By EB5 Investors Magazine Staff
Citizenship by investment programs are an increasingly popular option for investors interested in easier international mobility, family security, education, quality of life and of course, business opportunities. But, another reason wealthy investors seek economic citizenship is for tax planning and optimization.
Economic citizenship can be advantageous for tax planning since some countries only tax income earned from that country and without imposing capital gains to taxes as well. Examples include Dominica and St. Kitts who also do not subject tax on gifts, inheritance and international income. In Dominica and St. Kitts, there are no taxes or surcharges on income, profits, interest or revenue made outside of these countries.
“Popular destinations are the Caribbean countries offering citizenship-by-investment programs and countries like Bulgaria,” says Vicky Katsarova, CEO of Canada-based High Net Worth Immigration.
Investors find the tax laws advantageous, she said.
“Corporate and personal taxes are calculated at a flat rate of 10 percent making it the lowest tax regime in the EU, Katsarova said.” There are also tax incentives for specific business investments. Bulgaria also has double-taxation agreements with several countries.
According to the International Monetary Fund it is affluent private investors from emerging market economies that are fueling the popularity of citizen by investment programs.
“In the same way as multinational companies are looking for more competitive jurisdictions to operate from, affluent individuals are also looking for such solution. Due to the decreasing IT costs, since the beginning of the 1990s it is getting easier and easier to transfer the place where you want to conduct your business from a high-tax jurisdiction to a lower one, saving huge amounts of taxes - and legally,” says Laszlo Kiss, managing director of Malta-based Discus Holdings LTD.
Kiss says there are several famous examples, including Eduardo Saverin who obtained citizenship in Singapore, mainly for tax purposes. Saverin, co-founder of Facebook, renounced his US passport before the social network went public. Others include singer Tina Turner who went to Switzerland and Bitcoin angel investor Roger Ver who lives mainly in Japan.
It is residency rather than citizenship that dictates where an individual pays taxes, with the exception being American citizens who are required to pay federal taxes regardless where they reside.
“As the US taxes its citizens and resident aliens on their worldwide income, irrespective of where they actually live, for them changing citizenship requires full renunciation of their US citizenship - and not many are doing that. On the other hand, clients coming from other countries applying in Cyprus or Malta for citizenship could gain a very favorable tax situation, which could save the cost of citizenship many times,” says Kiss.
One way to reduce the tax burden and regulatory restrictions legally and in a considerable way is to relocate, according to Henley & Partners.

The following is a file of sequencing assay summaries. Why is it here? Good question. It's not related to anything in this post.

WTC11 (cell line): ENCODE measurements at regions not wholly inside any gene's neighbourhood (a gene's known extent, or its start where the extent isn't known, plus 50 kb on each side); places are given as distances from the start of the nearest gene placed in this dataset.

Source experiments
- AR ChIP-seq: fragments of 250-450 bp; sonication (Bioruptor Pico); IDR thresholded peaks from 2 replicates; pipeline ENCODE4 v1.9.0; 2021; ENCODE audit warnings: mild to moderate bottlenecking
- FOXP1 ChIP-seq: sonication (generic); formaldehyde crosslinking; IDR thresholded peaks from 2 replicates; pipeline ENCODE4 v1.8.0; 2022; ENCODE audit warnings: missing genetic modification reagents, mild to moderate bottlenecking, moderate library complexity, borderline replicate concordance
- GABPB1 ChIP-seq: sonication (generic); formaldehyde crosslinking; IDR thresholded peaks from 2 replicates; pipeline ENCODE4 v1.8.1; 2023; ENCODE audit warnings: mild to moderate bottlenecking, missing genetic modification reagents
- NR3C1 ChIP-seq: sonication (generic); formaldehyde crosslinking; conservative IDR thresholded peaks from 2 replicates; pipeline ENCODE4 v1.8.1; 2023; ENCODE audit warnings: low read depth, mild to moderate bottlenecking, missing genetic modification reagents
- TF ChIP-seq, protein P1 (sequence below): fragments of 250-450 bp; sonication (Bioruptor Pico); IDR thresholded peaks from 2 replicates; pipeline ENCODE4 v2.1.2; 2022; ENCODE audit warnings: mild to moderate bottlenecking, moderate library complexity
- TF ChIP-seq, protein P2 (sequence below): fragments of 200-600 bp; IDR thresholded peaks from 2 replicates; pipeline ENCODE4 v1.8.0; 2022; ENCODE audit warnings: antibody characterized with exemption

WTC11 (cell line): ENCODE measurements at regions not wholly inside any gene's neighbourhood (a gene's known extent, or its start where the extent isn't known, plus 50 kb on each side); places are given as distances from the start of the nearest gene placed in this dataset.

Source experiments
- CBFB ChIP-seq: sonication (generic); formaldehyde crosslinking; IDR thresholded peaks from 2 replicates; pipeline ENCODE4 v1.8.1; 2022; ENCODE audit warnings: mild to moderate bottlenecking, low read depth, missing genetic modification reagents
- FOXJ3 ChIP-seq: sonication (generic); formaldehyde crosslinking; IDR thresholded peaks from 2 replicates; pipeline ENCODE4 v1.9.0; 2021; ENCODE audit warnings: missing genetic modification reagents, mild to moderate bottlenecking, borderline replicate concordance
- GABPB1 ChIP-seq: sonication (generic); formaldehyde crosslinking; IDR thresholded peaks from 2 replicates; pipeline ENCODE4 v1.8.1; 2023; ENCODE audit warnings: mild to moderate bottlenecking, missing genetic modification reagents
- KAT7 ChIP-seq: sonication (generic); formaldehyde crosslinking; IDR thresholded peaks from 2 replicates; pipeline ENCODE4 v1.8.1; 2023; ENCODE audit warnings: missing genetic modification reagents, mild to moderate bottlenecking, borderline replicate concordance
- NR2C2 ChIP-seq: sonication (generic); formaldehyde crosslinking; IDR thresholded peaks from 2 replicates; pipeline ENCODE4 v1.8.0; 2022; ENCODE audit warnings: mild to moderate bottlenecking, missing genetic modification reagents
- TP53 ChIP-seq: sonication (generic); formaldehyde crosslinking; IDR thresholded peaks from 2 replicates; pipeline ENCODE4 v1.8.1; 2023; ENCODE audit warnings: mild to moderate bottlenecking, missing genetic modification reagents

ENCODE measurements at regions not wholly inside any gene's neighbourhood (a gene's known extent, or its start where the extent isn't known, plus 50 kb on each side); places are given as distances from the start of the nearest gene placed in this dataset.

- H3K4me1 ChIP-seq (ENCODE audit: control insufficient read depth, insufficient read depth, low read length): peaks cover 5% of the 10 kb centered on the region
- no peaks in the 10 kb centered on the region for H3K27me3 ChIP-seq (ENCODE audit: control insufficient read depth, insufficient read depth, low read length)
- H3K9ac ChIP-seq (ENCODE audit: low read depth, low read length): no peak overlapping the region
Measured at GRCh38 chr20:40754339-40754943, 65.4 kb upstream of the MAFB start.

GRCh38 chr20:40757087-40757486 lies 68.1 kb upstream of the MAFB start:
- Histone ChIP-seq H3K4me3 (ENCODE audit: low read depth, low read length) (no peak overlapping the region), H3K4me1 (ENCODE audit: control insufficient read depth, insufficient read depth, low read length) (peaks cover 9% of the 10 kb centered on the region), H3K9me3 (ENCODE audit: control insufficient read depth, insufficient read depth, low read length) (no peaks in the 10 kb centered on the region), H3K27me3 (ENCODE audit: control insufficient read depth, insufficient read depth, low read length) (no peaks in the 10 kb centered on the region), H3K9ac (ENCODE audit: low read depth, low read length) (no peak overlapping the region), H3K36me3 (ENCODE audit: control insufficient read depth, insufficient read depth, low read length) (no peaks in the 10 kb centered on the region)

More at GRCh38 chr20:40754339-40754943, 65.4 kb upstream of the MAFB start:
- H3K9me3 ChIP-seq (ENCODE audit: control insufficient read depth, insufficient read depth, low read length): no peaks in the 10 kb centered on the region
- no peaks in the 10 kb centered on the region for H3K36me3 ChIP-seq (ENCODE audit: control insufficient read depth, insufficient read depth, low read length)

“We are seeing hundreds of Chinese buying Maltese residency for $1 million and on the other hand seeing thousands of foreign nationals obtaining a U.S. "E" visa for $500,000 or $1 million” says James Paul Sabo, a CPA who runs US-based Expatriate Tax Services LLC.
For the small number of U.S. citizens willing to relinquish their US citizenship, swapping a U.S. passport for one from St. Kitts and Nevis would lower their tax rates to zero percent on income and capital gains.
Sabo says American citizens who have the opportunity and interest in working and living outside the U.S. on long term assignments in low tax jurisdictions like Bermuda, Hong Kong or Saudi Arabia often wonder why they are still paying U.S. Federal and in some cases, state income tax. Sabo says the financial answer is easy, “You don’t have to.” However, he says the emotional answer is harder, but relinquishing one’s American citizenship makes financial sense.
“For example, a U.S. citizen earning $1 million a year living in Saudi Arabia, who is domiciled in Massachusetts, pays about $315,000 in federal income tax and $50,000 in Massachusetts income tax or $365,000 in total. On a 10-year assignment, they pay $3,65 million in U.S. income taxes and what do they get in return? Financially, nothing.
Sabo says tax planning is facts and circumstances driven. For example, he says if the wife works and the husband enjoys fishing every day, the wife can surrender her U.S. citizenship and attain citizenship from almost any island in the Caribbean for as little as $200,000 without ever going there.
“The wife relinquishes her U.S. citizenship, stops paying Federal and Massachusetts individual income tax and saves $3,65 million annually in US income taxes over the next 10 years that is worth $6 million or more,” says Sabo.
And, if it’s time to retire, with lots of grandkids in the U.S., could the wife move back to the U.S.? Sabo says as long as she is still married, her U.S. citizen husband can sponsor her to reside in the U.S. and eventually get a green card.
“The "nest egg' can be invested in tax free municipals bonds, be kept in an offshore trust, purchase an annuity or a whole range of other investments at minimal tax cost,” says Sabo.
Or, he says, after spending a decade in Saudi Arabia they can move to the Caribbean or Bermuda and spend up to 182 days a year in the U.S. without paying U.S. income tax.
“Planning is limited to one's imagination,” says Sabo.